Data privacy efforts are one way to pay them back for that trust. Each of your consumers is a living, breathing human being who has a right to privacy and control of their personal data, and helping them protect that right is an excellent New Year’s resolution.

Seven resolutions for a privacy-first 2022

Look, we know that staying true to your resolutions is hard (raise your hand if you’ve already broken the ones you made on New Year’s Eve). 

But when it comes to data privacy, staying ahead of the trends is a year-round effort, and it helps to have a plan you can commit to. Here are seven goals to keep the privacy fire burning bright when Data Privacy Day is just a warm and fuzzy memory.

1. Start with awareness and empathy

Successful privacy efforts need to go deeper than policy—you also need to foster a culture that values your privacy plans. And one of the best ways to do that is to remember the people you serve.

Whenever you implement steps to keep your clients’ and customers’ data safe, you’re also protecting the legal and ethical rights of the people who trust you. Keeping an awareness of this responsibility top-of-mind can help you fuel your efforts with empathy, even when breaking your privacy resolutions is oh-so-tempting.

2. Train and educate your team

Setting goals is admirable, but implementing real and lasting change requires full-team buy-in and participation. If you want to create a company culture that values privacy, you’ll need to equip your team with the knowledge they need to put privacy first.

That involves clearly articulating your privacy goals to your team, providing them with opportunities to engage with your privacy policies, and making it as easy as possible for them to comply. Instituting company-wide use of privacy measures like VPNs, encryption, and two-factor identification can help you make privacy awareness the norm.

3. Plan for 2023 (and ’24, and ’25 . . .)

Another thing to reflect on as we enter a new year: didn’t that last one go by really fast?

There’s simply no stopping the future from rolling on in, and data privacy regulations are now evolving more quickly than ever before. By 2023, it’s estimated that current data privacy regulations will impact 65% of the world. 

That’s a lot of new privacy laws to keep up with. If you’re planning on staying ahead of new compliance demands, you’ll need to start future-proofing your privacy efforts today. And while you can’t perfectly predict the privacy demands of tomorrow, implementing a robust privacy program based on today’s best practices and current data protection laws will set you up for success as the years roll by.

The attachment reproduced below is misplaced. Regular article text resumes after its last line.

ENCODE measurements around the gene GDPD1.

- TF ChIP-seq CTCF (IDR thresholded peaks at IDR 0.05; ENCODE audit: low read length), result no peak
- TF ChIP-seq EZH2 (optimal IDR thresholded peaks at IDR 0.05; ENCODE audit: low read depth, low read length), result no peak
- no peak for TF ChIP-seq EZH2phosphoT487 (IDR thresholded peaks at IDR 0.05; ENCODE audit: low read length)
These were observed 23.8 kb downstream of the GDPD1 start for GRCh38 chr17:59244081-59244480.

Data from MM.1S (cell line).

4. Put the cookie jar down

Speaking of future-proofing, one of your priorities right now should be to move beyond reliance on third-party cookies. With data protection regulations like the GDPU banning the use of most third-party cookies without explicit uses consent, even major browsers are now dropping cookie support. 

Thankfully, the kind of cookies you eat is still on the table—and there are plenty of viable ways to move toward a cookieless future.

5. Build a robust preference center

As third-party cookies quickly become a thing of the past, the preference center is stepping up to become your new privacy best friend. Preference centers give your site’s users all the tools they need to opt-in or out of the collection or use of their data.

It’s a vital way to stay in compliance with privacy regulations and an easy way to build trust with your site’s users. 

6. Data mapping

One of the cardinal rules of responsible data collection: never collect or keep data you don’t need. 

But how do you get started if you don’t know what data you have? Enter data mapping, an irreplaceable tool for taking stock of the data you’re collecting, where it’s coming from, how (and how long) you’re storing it, and how it’s being used. 

Building one out should be a priority if you don’t have a data map yet. Thorough data mapping helps your company stay compliant and can serve as the first step toward effective preference centers.

7. Work with a privacy consultant

All of the above resolutions are well worth the effort, but when you’re navigating the increasingly complex world of privacy regulations, sometimes you just need some extra professional help.

Working with an experienced data privacy consultant is one of the best ways to ensure your efforts don’t go to waste. Letting privacy professionals take the lead this year can take the load off your shoulders while allowing for a more informed and comprehensive strategy.

Contact us if you’re ready to make 2022 your Data Privacy Year. We’d love to help you move your data privacy program forward.